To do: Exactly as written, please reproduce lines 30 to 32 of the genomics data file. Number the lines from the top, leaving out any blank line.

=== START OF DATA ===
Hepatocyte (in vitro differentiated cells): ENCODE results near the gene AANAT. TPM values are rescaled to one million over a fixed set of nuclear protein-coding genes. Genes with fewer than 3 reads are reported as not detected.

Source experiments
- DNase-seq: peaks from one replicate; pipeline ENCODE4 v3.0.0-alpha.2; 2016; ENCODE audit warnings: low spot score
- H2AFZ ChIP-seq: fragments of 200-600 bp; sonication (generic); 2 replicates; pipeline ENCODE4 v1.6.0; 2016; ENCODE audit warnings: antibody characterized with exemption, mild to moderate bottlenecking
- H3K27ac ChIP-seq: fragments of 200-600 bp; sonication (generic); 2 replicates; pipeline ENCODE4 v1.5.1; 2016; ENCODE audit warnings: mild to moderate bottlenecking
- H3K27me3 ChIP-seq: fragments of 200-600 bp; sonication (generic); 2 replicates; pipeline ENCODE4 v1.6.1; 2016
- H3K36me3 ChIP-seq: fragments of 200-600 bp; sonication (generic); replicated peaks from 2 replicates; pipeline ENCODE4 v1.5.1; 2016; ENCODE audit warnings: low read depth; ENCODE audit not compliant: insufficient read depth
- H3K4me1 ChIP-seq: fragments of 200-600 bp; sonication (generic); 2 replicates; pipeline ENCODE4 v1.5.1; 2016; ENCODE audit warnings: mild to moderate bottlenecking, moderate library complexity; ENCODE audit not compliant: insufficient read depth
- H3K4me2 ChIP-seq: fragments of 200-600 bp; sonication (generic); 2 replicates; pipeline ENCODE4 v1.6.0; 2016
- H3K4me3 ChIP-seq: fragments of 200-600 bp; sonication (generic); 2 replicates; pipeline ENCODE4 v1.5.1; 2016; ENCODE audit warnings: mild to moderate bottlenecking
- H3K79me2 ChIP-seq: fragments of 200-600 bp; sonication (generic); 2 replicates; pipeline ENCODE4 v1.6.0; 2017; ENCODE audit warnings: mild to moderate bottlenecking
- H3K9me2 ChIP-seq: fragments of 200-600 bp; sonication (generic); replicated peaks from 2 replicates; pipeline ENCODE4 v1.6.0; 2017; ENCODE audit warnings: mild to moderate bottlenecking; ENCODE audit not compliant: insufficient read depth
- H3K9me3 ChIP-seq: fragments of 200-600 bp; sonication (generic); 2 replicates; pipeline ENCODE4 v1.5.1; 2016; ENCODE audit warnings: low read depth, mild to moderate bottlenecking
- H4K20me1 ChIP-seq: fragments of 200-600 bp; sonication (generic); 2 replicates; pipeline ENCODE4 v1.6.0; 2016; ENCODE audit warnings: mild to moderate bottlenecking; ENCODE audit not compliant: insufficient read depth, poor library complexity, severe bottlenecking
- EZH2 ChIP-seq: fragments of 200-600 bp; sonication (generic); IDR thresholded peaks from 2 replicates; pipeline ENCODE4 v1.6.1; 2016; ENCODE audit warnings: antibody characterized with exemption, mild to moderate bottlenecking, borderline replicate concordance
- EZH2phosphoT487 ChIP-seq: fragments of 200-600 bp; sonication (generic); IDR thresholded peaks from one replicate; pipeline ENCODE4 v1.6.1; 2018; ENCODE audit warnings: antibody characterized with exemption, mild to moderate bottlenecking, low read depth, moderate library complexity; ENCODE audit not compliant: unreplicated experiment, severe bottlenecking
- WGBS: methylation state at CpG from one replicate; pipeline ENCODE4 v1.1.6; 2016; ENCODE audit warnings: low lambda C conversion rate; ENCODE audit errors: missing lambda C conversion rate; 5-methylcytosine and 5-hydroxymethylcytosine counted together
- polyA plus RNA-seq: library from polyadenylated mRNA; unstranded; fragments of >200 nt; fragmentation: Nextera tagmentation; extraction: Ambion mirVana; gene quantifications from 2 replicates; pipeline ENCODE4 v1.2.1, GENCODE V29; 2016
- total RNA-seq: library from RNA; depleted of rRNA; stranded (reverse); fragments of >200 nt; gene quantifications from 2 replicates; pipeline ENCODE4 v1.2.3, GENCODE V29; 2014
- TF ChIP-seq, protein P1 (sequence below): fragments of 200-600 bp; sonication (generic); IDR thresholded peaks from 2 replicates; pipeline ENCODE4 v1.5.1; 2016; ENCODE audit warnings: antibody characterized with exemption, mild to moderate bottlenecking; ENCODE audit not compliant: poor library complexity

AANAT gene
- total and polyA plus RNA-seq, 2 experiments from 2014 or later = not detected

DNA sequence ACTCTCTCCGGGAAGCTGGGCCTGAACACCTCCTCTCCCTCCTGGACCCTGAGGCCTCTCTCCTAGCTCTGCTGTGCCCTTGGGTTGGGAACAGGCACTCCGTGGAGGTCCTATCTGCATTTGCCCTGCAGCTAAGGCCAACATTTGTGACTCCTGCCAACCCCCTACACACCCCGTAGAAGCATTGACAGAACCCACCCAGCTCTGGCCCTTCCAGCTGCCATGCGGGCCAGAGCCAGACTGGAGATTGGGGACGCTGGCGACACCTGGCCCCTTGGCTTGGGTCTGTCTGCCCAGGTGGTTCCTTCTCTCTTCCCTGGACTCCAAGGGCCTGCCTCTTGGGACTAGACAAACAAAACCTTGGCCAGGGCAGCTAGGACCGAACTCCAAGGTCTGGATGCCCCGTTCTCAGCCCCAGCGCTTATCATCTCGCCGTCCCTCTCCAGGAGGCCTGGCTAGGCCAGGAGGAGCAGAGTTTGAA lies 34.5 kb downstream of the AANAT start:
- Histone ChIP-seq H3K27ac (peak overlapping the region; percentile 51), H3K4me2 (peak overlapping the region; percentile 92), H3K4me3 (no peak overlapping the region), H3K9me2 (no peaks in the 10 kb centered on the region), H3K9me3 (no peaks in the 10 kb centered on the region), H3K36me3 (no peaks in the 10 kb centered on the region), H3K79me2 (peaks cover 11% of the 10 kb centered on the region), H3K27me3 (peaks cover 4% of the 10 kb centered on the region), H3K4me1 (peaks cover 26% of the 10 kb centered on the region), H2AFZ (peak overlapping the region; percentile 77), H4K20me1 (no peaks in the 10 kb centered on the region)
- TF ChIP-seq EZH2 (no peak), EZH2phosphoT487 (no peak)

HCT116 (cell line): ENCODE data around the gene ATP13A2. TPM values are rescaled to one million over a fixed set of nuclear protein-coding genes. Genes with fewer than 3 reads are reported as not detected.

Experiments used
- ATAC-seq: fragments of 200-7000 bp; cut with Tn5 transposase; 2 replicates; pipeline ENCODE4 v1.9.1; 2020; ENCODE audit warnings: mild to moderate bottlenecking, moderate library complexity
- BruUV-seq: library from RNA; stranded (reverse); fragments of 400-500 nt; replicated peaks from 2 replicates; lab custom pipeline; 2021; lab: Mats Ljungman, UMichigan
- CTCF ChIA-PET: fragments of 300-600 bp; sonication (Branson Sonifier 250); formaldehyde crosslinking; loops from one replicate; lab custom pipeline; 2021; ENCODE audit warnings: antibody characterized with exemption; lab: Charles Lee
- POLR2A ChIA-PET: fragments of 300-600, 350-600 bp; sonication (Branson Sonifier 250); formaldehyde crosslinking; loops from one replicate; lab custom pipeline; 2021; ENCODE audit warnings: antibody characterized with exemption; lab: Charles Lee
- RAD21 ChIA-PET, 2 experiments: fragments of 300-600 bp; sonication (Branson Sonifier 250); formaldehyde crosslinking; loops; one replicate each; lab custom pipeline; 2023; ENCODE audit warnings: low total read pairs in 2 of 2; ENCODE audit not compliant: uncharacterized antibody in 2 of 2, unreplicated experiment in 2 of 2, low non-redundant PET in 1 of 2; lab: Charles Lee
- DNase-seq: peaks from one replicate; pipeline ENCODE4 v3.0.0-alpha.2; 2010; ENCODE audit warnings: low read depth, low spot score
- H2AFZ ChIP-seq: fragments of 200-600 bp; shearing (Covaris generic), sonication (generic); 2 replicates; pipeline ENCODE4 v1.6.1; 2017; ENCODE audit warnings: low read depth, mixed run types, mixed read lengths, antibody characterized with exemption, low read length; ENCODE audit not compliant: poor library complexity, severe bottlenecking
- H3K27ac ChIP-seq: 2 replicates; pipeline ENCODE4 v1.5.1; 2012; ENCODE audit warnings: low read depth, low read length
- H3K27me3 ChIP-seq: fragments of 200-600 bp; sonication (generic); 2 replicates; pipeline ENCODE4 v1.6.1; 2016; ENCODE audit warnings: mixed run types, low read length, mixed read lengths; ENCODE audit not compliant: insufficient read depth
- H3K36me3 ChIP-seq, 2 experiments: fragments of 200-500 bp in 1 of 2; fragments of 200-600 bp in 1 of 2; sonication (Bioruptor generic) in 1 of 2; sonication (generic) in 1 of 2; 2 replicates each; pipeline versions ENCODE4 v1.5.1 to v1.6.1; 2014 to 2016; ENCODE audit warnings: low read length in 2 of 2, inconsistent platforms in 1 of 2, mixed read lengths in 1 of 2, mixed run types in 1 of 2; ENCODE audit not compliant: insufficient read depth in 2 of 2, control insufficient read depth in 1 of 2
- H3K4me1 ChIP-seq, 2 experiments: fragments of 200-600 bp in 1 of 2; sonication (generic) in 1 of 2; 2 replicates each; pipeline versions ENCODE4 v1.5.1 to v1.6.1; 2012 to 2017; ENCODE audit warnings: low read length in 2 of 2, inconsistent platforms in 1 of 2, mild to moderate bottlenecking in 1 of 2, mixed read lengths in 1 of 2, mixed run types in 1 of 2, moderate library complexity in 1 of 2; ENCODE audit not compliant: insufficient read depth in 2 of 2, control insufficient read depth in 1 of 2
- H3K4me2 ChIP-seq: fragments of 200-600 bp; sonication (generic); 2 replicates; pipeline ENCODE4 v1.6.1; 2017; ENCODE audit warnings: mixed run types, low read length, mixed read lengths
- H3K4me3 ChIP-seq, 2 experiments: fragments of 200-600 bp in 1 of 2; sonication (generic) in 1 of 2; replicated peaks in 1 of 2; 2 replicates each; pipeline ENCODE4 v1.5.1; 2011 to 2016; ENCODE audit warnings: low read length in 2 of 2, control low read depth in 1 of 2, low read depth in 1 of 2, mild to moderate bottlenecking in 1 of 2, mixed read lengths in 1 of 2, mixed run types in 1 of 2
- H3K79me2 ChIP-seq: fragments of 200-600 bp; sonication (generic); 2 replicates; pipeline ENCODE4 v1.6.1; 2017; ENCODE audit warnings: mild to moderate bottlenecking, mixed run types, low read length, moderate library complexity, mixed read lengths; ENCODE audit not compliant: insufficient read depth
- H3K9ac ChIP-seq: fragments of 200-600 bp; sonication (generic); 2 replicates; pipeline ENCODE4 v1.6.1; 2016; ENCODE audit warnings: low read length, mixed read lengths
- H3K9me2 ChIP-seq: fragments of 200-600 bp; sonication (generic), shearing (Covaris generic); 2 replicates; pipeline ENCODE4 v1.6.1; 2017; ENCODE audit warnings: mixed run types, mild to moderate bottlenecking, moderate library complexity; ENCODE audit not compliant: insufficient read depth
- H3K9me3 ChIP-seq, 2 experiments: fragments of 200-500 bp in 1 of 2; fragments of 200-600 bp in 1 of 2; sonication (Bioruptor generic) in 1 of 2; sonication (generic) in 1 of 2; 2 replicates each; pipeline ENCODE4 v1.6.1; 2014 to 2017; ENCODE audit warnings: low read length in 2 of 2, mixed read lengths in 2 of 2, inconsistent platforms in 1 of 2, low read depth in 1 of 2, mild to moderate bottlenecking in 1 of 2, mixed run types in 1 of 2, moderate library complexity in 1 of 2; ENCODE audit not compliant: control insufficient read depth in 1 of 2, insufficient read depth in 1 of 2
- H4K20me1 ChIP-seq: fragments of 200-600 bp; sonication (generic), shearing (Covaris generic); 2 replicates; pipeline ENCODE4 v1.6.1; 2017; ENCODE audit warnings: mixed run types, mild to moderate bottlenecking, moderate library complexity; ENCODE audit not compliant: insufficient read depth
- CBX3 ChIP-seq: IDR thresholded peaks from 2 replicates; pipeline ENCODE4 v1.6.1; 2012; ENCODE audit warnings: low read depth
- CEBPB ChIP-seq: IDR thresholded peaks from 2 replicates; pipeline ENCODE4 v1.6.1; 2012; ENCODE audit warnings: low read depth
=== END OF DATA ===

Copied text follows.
- CTCF ChIA-PET: fragments of 300-600 bp; sonication (Branson Sonifier 250); formaldehyde crosslinking; loops from one replicate; lab custom pipeline; 2021; ENCODE audit warnings: antibody characterized with exemption; lab: Charles Lee
- POLR2A ChIA-PET: fragments of 300-600, 350-600 bp; sonication (Branson Sonifier 250); formaldehyde crosslinking; loops from one replicate; lab custom pipeline; 2021; ENCODE audit warnings: antibody characterized with exemption; lab: Charles Lee
- RAD21 ChIA-PET, 2 experiments: fragments of 300-600 bp; sonication (Branson Sonifier 250); formaldehyde crosslinking; loops; one replicate each; lab custom pipeline; 2023; ENCODE audit warnings: low total read pairs in 2 of 2; ENCODE audit not compliant: uncharacterized antibody in 2 of 2, unreplicated experiment in 2 of 2, low non-redundant PET in 1 of 2; lab: Charles Lee